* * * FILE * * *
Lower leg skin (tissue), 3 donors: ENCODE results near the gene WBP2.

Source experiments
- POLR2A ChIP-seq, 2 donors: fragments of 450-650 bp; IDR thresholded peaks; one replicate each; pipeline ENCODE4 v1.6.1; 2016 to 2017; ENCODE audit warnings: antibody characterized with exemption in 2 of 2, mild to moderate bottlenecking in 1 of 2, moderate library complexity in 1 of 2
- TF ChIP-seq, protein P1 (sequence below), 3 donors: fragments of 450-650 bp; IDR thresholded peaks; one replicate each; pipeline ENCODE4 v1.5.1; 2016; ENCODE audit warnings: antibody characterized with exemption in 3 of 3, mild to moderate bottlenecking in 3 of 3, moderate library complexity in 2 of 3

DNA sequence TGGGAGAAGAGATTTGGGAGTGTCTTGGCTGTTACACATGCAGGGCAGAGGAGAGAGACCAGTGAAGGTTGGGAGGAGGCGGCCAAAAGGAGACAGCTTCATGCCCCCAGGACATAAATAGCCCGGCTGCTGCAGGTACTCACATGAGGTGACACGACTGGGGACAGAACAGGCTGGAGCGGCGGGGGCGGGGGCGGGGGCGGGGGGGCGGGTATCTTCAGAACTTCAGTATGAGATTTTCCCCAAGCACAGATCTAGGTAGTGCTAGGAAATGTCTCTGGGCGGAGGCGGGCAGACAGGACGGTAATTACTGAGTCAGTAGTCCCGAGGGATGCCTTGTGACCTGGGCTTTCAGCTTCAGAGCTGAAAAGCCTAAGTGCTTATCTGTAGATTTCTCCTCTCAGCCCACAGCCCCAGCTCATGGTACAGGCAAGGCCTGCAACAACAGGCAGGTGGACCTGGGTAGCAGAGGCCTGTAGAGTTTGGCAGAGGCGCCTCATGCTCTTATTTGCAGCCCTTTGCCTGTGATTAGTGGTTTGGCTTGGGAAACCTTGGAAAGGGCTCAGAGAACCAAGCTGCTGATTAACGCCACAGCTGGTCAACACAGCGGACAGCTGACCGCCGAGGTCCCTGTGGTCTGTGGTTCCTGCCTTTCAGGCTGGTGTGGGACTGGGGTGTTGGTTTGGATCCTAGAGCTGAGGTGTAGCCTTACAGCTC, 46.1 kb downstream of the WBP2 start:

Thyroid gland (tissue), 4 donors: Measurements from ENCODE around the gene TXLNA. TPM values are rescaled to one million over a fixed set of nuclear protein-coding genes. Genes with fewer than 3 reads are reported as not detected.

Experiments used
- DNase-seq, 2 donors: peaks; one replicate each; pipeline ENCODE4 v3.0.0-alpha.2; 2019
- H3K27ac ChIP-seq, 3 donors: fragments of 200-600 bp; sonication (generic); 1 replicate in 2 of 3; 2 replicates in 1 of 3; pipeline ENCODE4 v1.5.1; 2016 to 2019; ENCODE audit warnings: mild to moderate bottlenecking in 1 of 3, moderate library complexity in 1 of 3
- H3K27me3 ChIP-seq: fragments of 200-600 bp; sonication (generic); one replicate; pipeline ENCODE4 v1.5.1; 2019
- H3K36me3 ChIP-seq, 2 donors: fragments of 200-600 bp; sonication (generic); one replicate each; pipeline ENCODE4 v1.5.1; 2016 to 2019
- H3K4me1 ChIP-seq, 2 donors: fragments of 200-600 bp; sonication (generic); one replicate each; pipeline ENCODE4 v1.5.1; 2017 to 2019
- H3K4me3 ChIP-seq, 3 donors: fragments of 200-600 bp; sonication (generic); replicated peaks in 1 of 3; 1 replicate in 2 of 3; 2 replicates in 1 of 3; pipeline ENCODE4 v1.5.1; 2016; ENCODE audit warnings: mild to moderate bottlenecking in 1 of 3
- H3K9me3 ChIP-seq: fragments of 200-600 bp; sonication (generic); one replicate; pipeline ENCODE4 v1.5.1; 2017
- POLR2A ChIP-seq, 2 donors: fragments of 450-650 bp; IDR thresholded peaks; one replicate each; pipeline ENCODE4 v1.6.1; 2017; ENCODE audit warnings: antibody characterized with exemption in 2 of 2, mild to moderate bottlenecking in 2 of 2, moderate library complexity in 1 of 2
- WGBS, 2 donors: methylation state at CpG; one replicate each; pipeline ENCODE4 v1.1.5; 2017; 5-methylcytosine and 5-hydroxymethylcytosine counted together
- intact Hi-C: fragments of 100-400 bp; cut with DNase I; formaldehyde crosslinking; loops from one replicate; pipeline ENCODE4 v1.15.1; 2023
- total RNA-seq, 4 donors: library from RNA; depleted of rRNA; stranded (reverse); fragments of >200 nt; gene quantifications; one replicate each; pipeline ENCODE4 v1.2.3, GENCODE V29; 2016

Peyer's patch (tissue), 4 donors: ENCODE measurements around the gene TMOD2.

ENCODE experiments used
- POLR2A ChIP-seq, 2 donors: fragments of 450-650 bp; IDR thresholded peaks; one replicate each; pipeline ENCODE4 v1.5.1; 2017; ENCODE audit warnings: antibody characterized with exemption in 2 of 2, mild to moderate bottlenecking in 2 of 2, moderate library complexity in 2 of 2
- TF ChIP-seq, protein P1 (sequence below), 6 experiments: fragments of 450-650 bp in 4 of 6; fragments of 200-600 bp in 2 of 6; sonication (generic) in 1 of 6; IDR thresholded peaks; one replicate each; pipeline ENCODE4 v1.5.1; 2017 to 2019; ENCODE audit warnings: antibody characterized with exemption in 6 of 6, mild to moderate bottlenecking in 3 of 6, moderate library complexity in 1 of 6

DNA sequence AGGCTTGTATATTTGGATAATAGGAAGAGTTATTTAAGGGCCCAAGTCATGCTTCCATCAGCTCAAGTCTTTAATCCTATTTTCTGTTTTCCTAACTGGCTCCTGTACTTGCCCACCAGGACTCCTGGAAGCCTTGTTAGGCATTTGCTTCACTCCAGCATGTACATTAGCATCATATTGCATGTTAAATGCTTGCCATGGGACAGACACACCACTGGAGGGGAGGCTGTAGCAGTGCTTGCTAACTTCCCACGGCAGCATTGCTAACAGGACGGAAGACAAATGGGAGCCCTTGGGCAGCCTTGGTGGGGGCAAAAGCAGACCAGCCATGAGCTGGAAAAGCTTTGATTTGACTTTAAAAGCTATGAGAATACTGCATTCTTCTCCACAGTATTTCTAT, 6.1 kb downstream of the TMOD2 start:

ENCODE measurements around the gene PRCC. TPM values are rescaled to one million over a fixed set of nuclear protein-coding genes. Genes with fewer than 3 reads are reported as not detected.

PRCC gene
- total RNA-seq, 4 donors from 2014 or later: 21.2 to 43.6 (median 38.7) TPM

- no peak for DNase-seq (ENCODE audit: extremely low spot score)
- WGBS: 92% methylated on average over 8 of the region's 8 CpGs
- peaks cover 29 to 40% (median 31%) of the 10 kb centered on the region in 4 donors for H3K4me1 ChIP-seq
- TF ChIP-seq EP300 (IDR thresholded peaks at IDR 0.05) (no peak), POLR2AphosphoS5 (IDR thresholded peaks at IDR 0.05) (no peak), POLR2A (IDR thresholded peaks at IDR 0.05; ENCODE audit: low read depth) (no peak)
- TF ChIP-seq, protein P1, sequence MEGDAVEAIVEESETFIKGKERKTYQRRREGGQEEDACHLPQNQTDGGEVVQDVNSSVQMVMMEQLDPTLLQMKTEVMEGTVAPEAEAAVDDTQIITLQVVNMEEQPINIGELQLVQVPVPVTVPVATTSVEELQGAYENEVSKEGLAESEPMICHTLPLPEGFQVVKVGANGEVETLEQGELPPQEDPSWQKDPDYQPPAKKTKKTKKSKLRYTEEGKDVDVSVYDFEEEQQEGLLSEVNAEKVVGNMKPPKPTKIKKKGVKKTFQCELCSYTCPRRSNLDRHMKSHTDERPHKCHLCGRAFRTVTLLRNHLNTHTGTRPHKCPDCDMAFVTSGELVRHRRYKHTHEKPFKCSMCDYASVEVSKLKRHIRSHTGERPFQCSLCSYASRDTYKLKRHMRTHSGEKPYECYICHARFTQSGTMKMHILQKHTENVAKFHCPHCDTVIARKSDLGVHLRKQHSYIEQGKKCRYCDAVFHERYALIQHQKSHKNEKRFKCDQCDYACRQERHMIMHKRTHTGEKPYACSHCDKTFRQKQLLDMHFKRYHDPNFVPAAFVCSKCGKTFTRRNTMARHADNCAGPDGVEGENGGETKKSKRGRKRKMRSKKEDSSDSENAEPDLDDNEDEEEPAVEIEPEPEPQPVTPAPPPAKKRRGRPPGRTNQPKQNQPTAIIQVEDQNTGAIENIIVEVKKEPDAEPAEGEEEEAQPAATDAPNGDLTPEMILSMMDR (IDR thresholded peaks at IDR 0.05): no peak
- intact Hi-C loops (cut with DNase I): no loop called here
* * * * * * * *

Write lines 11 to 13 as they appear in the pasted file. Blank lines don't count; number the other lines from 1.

- H3K36me3 ChIP-seq, 2 donors: fragments of 200-600 bp; sonication (generic); one replicate each; pipeline ENCODE4 v1.5.1; 2016 to 2019
- H3K4me1 ChIP-seq, 2 donors: fragments of 200-600 bp; sonication (generic); one replicate each; pipeline ENCODE4 v1.5.1; 2017 to 2019
- H3K4me3 ChIP-seq, 3 donors: fragments of 200-600 bp; sonication (generic); replicated peaks in 1 of 3; 1 replicate in 2 of 3; 2 replicates in 1 of 3; pipeline ENCODE4 v1.5.1; 2016; ENCODE audit warnings: mild to moderate bottlenecking in 1 of 3